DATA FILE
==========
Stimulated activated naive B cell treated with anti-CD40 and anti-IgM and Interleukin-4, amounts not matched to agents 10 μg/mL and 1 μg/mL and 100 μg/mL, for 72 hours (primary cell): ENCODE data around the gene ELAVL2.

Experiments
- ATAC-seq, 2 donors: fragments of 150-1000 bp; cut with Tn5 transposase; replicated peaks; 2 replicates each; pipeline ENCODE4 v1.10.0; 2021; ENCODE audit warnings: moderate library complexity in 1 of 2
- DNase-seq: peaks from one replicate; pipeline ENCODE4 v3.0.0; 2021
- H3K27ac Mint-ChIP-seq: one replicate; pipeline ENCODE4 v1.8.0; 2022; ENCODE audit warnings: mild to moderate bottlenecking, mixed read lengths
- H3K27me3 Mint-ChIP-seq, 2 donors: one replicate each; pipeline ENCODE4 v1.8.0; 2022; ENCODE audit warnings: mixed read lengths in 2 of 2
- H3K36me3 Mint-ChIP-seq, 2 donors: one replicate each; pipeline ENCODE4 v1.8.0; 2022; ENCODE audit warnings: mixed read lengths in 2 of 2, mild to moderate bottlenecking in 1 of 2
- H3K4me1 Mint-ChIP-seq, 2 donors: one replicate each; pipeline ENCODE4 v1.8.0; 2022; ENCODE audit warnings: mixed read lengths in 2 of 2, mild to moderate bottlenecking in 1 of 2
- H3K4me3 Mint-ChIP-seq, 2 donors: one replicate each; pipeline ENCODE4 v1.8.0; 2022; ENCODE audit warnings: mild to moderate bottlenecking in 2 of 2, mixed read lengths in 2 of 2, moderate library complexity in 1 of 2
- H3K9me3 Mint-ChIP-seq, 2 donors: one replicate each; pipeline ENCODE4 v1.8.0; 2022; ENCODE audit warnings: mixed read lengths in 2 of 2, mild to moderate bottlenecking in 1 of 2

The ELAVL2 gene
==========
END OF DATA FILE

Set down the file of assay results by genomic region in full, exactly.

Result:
Stimulated activated naive B cell treated with anti-CD40 and anti-IgM and Interleukin-4, amounts not matched to agents 10 μg/mL and 1 μg/mL and 100 μg/mL, for 72 hours (primary cell): ENCODE data around the gene ELAVL2.

Experiments
- ATAC-seq, 2 donors: fragments of 150-1000 bp; cut with Tn5 transposase; replicated peaks; 2 replicates each; pipeline ENCODE4 v1.10.0; 2021; ENCODE audit warnings: moderate library complexity in 1 of 2
- DNase-seq: peaks from one replicate; pipeline ENCODE4 v3.0.0; 2021
- H3K27ac Mint-ChIP-seq: one replicate; pipeline ENCODE4 v1.8.0; 2022; ENCODE audit warnings: mild to moderate bottlenecking, mixed read lengths
- H3K27me3 Mint-ChIP-seq, 2 donors: one replicate each; pipeline ENCODE4 v1.8.0; 2022; ENCODE audit warnings: mixed read lengths in 2 of 2
- H3K36me3 Mint-ChIP-seq, 2 donors: one replicate each; pipeline ENCODE4 v1.8.0; 2022; ENCODE audit warnings: mixed read lengths in 2 of 2, mild to moderate bottlenecking in 1 of 2
- H3K4me1 Mint-ChIP-seq, 2 donors: one replicate each; pipeline ENCODE4 v1.8.0; 2022; ENCODE audit warnings: mixed read lengths in 2 of 2, mild to moderate bottlenecking in 1 of 2
- H3K4me3 Mint-ChIP-seq, 2 donors: one replicate each; pipeline ENCODE4 v1.8.0; 2022; ENCODE audit warnings: mild to moderate bottlenecking in 2 of 2, mixed read lengths in 2 of 2, moderate library complexity in 1 of 2
- H3K9me3 Mint-ChIP-seq, 2 donors: one replicate each; pipeline ENCODE4 v1.8.0; 2022; ENCODE audit warnings: mixed read lengths in 2 of 2, mild to moderate bottlenecking in 1 of 2

The ELAVL2 gene